Cameras have been installed on what the city calls a “possessed” traffic light on Victoria Avenue and 2nd Street South.
Joe McGowan, director of public works, said the traffic light will be exorcised of its demons when the cameras begin to control the intersection on Friday, May 16.
“We don’t know what’s going on. What we suspect has happened is the loops – the sensors underneath the asphalt – we believe that some of them have problems,” said McGowan.
Rather than ripping up the pavement in the intersection to replace the sensors, the City of Cranbrook has chosen to install new technology that will cost about 25 per cent what it would cost to repave.
“It appears that this new camera recognition system is superior in reliability to what we have now. So rather than replace what we have now with the same thing, we are going to the next level of technology,” said McGowan.
Observant residents will have already noticed the cameras that have been installed about the traffic lights at that intersection. However, the wiring to connect the cameras to the computer that will control them has yet to be installed. That work is expected to be complete by May 16.
There needs to be a physical connection between the cameras and the computer, which will be located in a cabinet near the intersection.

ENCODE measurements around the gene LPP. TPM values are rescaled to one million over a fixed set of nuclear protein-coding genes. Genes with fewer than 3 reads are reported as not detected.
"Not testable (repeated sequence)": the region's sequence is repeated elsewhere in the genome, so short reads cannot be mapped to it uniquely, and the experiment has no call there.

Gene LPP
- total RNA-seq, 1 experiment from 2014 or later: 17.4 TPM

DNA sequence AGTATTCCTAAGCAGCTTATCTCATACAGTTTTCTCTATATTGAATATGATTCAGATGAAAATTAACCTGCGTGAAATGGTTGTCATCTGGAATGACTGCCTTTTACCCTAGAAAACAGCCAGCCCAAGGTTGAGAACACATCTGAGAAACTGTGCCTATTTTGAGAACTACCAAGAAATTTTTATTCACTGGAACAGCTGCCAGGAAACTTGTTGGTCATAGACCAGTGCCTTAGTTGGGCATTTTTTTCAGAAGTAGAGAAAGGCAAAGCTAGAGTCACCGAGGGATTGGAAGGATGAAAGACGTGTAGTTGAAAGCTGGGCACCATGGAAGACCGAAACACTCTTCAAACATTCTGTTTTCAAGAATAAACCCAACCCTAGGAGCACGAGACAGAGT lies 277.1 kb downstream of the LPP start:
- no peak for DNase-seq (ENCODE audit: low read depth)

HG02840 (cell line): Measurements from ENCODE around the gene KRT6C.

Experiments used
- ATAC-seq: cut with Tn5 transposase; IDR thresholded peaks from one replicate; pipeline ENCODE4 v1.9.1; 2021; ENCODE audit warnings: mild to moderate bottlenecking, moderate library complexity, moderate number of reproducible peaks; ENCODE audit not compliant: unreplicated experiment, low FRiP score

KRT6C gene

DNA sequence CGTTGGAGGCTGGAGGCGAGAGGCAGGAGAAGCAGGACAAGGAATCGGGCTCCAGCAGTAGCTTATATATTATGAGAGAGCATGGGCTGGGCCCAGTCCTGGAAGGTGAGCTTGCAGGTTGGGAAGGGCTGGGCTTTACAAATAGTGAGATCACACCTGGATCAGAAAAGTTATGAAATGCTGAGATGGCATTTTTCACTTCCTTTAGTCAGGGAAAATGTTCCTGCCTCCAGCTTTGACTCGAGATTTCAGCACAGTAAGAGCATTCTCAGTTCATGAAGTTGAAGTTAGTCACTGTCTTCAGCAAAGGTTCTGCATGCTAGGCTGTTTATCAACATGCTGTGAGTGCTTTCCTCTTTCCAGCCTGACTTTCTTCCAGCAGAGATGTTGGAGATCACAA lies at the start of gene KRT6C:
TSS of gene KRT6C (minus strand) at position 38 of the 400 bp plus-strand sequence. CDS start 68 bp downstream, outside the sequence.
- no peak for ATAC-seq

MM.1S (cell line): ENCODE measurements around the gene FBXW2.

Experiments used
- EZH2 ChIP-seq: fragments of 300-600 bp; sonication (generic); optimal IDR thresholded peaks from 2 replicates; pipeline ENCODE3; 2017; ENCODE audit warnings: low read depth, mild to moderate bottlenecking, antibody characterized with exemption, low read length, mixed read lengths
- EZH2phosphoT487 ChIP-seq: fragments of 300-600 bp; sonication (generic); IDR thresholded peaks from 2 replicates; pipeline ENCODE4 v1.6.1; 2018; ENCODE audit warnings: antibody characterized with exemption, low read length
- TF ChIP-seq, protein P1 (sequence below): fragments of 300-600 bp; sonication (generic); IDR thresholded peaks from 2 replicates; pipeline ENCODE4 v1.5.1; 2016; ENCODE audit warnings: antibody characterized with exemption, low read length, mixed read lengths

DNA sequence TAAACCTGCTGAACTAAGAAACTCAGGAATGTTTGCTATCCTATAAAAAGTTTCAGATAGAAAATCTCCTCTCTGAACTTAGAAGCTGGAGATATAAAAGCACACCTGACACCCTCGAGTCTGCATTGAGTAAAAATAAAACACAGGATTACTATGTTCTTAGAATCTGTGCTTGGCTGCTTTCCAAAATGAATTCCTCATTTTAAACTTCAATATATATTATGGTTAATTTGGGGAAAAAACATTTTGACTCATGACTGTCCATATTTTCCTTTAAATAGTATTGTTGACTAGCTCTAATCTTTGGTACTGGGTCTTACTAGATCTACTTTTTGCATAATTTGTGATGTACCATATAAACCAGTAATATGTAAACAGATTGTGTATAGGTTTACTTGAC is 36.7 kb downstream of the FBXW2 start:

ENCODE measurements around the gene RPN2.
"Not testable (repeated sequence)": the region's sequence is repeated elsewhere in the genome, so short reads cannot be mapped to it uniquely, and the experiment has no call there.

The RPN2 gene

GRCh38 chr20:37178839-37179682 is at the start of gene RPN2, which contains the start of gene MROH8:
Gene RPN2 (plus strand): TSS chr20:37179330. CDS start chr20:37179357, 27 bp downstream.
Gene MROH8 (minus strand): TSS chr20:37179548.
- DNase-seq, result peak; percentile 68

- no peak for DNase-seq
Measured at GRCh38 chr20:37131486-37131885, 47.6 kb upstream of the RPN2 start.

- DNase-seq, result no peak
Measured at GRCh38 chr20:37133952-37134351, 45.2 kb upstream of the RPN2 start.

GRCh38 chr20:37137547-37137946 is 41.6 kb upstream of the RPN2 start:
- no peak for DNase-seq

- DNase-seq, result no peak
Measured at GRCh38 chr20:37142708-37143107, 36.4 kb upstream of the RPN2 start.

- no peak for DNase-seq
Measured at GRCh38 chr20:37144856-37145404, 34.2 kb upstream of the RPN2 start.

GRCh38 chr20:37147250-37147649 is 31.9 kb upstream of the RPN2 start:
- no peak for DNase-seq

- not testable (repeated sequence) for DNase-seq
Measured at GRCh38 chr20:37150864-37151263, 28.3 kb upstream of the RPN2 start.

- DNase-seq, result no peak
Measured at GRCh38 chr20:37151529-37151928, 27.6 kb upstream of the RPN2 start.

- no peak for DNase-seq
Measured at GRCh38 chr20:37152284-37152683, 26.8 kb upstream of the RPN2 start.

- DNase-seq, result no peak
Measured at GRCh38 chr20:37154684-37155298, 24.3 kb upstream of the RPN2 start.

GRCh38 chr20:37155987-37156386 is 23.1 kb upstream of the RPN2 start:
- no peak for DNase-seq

That computer will be installed with state-of-the-art software that analyzes the camera footage and instantly recognizes when a vehicle is waiting at the intersection, McGowan explained.
“The software we are using, that is attached to the camera, says, hey, this is a truck, this is a car, this is a bike, this is a people. If a people, don’t worry about it. If it’s a pedal bike, don’t worry about it. If it’s a motorbike, flip the light,” he said.
The cameras are trained so that they are narrow enough to recognize which lane a vehicle is waiting in.
“So a truck parking in an opposite lane wouldn’t trigger it,” said McGowan. “The cameras are focused on certain areas and they literally record cars coming and going.”
It is the first intersection in Cranbrook to use the technology. However, each intersection is a standalone entity.
“We do not have the luxury of having all of the intersections linked as occurs in some places because there has to be a physical connection between the intersections. So if 2nd Street South and Victoria were to be tied together with 2nd Street North and Victoria, there would have to be a fibre optic cable between those two, or a radio set-up, which would probably be just as expensive,” said McGowan.
The cameras are not being used to catch drivers who run the red light or speed through the intersection, he added.
“I’m just trying to get this thing so it doesn’t behave like a teenager. We can’t find the problems, but we know they are there because they keep showing up. The only thing we can think of is broken coils underneath the pavement. So let’s go to the newer technology.”